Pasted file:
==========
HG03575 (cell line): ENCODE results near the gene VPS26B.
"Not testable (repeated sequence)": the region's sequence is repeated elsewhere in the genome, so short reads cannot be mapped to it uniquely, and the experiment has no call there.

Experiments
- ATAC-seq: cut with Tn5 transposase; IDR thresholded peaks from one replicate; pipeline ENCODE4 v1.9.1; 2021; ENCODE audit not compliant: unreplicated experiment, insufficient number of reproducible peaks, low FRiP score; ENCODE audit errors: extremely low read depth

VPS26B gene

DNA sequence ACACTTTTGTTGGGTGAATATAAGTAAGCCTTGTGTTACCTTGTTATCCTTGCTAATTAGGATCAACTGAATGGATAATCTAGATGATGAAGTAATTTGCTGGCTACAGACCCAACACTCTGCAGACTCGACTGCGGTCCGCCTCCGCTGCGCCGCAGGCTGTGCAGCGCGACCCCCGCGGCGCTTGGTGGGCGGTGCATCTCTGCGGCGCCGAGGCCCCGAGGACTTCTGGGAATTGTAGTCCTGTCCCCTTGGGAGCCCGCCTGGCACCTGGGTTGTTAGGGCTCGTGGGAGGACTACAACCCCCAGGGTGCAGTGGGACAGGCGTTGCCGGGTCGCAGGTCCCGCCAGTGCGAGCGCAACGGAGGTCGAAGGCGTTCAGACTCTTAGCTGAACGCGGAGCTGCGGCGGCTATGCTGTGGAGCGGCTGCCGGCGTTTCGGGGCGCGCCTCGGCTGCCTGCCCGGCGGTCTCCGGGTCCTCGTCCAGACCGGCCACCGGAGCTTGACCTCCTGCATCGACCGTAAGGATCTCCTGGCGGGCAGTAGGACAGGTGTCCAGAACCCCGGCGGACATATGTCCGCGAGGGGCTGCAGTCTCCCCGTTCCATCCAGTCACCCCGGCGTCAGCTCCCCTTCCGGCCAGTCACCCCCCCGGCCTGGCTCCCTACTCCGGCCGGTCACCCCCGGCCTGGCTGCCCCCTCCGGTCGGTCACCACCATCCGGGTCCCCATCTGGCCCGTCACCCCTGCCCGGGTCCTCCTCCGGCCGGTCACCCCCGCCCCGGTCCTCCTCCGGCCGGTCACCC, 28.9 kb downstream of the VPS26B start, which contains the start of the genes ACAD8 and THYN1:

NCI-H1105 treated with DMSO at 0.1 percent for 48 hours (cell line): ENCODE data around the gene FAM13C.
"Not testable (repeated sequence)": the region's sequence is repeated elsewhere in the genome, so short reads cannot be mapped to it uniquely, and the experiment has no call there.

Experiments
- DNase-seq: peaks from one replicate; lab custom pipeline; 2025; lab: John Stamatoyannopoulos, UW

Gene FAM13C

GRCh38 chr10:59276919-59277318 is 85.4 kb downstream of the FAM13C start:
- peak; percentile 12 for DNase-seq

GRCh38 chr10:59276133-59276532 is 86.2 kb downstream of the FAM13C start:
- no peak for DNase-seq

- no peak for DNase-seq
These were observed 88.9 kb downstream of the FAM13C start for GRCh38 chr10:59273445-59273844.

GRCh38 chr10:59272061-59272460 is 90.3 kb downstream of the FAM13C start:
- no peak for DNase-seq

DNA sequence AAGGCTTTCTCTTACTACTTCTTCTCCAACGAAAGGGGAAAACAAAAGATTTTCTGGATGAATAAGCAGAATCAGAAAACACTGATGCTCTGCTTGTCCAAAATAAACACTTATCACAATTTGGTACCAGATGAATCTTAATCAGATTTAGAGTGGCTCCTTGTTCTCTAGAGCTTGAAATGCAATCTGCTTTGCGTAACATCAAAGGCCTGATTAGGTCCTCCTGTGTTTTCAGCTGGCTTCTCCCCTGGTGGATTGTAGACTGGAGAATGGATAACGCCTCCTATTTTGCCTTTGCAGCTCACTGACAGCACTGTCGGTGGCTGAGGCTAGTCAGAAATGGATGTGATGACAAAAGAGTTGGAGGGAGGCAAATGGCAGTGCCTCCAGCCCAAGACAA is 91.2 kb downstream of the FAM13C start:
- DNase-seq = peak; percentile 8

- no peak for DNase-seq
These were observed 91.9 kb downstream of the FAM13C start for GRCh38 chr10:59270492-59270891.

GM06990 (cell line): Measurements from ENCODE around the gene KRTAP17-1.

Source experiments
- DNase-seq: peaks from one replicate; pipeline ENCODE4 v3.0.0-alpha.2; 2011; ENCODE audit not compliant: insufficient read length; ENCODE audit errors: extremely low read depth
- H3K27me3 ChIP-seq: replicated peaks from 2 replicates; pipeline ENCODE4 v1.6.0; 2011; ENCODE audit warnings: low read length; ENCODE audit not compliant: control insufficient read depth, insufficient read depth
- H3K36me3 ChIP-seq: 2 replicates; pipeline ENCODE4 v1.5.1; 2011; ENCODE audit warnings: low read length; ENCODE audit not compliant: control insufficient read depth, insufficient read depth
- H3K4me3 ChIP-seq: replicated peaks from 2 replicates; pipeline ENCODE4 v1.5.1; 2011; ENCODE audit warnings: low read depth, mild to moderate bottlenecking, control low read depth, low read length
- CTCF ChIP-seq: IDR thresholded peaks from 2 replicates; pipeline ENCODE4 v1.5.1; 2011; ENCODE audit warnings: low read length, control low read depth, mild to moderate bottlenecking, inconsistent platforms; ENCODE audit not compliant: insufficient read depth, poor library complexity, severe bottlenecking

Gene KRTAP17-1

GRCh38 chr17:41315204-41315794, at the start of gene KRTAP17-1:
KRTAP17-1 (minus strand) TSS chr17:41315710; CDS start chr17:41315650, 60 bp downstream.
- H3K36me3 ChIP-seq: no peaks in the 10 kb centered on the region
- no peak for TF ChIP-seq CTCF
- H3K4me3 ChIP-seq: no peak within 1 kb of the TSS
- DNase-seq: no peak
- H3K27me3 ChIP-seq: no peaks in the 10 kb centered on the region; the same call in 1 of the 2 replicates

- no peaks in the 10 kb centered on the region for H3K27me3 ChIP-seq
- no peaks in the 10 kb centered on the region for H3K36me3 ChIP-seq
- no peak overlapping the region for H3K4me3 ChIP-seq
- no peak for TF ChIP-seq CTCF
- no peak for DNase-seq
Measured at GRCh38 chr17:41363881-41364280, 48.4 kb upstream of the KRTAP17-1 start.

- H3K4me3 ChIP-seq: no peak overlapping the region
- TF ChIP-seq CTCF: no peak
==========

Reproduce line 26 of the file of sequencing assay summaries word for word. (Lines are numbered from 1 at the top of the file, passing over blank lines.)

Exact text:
- DNase-seq: peaks from one replicate; pipeline ENCODE4 v3.0.0-alpha.2; 2011; ENCODE audit not compliant: insufficient read length; ENCODE audit errors: extremely low read depth